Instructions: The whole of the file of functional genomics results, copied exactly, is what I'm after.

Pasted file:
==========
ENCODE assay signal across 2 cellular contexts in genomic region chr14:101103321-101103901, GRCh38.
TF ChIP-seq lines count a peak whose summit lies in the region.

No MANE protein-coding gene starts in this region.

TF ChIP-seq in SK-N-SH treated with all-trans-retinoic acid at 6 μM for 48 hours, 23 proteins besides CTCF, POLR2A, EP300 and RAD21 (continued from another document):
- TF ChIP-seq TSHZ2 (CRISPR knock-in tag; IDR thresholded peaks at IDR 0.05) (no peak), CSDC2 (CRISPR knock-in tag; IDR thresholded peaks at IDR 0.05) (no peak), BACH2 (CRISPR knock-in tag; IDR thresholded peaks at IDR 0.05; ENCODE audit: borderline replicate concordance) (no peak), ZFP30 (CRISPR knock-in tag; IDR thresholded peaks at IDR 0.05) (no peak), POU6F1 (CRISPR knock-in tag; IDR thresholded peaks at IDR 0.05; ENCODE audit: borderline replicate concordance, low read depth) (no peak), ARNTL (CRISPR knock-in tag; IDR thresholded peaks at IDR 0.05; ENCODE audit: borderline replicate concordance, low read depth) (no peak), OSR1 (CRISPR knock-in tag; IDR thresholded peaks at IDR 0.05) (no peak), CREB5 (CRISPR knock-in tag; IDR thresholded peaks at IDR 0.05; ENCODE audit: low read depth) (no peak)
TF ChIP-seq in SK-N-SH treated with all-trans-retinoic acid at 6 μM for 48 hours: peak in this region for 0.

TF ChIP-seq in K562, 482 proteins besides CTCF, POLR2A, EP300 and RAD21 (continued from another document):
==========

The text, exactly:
ENCODE assay signal across 2 cellular contexts in genomic region chr14:101103321-101103901, GRCh38.
TF ChIP-seq lines count a peak whose summit lies in the region.

No MANE protein-coding gene starts in this region.

TF ChIP-seq in SK-N-SH treated with all-trans-retinoic acid at 6 μM for 48 hours, 23 proteins besides CTCF, POLR2A, EP300 and RAD21 (continued from another document):
- TF ChIP-seq TSHZ2 (CRISPR knock-in tag; IDR thresholded peaks at IDR 0.05) (no peak), CSDC2 (CRISPR knock-in tag; IDR thresholded peaks at IDR 0.05) (no peak), BACH2 (CRISPR knock-in tag; IDR thresholded peaks at IDR 0.05; ENCODE audit: borderline replicate concordance) (no peak), ZFP30 (CRISPR knock-in tag; IDR thresholded peaks at IDR 0.05) (no peak), POU6F1 (CRISPR knock-in tag; IDR thresholded peaks at IDR 0.05; ENCODE audit: borderline replicate concordance, low read depth) (no peak), ARNTL (CRISPR knock-in tag; IDR thresholded peaks at IDR 0.05; ENCODE audit: borderline replicate concordance, low read depth) (no peak), OSR1 (CRISPR knock-in tag; IDR thresholded peaks at IDR 0.05) (no peak), CREB5 (CRISPR knock-in tag; IDR thresholded peaks at IDR 0.05; ENCODE audit: low read depth) (no peak)
TF ChIP-seq in SK-N-SH treated with all-trans-retinoic acid at 6 μM for 48 hours: peak in this region for 0.

TF ChIP-seq in K562, 482 proteins besides CTCF, POLR2A, EP300 and RAD21 (continued from another document):